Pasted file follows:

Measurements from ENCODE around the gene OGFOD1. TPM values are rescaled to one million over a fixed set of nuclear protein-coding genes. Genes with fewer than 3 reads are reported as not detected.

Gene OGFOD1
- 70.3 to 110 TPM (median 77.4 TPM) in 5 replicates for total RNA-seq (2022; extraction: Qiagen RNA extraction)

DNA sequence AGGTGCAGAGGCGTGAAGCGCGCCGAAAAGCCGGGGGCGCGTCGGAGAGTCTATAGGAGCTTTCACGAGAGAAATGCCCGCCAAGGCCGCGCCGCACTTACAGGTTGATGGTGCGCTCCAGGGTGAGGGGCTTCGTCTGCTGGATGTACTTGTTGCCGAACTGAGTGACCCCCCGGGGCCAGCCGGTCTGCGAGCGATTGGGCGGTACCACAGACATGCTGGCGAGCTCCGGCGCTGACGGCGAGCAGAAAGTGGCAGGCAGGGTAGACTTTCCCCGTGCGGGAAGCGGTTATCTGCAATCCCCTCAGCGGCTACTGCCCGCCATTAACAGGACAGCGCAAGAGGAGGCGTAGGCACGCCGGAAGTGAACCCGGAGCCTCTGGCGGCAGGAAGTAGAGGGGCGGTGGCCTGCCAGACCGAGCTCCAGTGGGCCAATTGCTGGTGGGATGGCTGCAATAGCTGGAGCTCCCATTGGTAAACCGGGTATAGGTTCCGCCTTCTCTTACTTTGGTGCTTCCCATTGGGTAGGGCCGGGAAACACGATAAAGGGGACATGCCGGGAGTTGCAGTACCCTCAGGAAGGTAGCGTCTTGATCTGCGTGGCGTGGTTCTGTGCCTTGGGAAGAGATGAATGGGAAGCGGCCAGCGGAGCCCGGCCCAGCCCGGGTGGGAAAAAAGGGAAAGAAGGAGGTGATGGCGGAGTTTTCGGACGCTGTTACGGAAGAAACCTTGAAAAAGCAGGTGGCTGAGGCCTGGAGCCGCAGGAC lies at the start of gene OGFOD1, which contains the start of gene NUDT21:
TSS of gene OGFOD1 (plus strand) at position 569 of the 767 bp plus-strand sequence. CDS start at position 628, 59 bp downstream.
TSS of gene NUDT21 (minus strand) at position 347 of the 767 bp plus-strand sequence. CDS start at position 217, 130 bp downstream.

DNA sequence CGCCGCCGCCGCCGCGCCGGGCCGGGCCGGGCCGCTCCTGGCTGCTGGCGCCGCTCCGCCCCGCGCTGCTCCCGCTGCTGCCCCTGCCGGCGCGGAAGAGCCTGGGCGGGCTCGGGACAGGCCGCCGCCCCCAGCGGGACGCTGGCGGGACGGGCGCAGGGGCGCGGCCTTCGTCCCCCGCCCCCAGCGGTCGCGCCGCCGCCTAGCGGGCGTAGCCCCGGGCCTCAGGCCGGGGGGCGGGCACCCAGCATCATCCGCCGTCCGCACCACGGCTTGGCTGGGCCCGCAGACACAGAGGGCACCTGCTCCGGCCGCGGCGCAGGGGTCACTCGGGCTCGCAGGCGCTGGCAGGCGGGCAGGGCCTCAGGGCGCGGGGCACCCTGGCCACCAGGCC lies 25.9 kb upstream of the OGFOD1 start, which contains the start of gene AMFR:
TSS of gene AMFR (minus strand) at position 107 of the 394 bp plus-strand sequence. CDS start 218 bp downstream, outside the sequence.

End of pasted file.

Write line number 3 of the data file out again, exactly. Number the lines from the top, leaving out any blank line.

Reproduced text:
- 70.3 to 110 TPM (median 77.4 TPM) in 5 replicates for total RNA-seq (2022; extraction: Qiagen RNA extraction)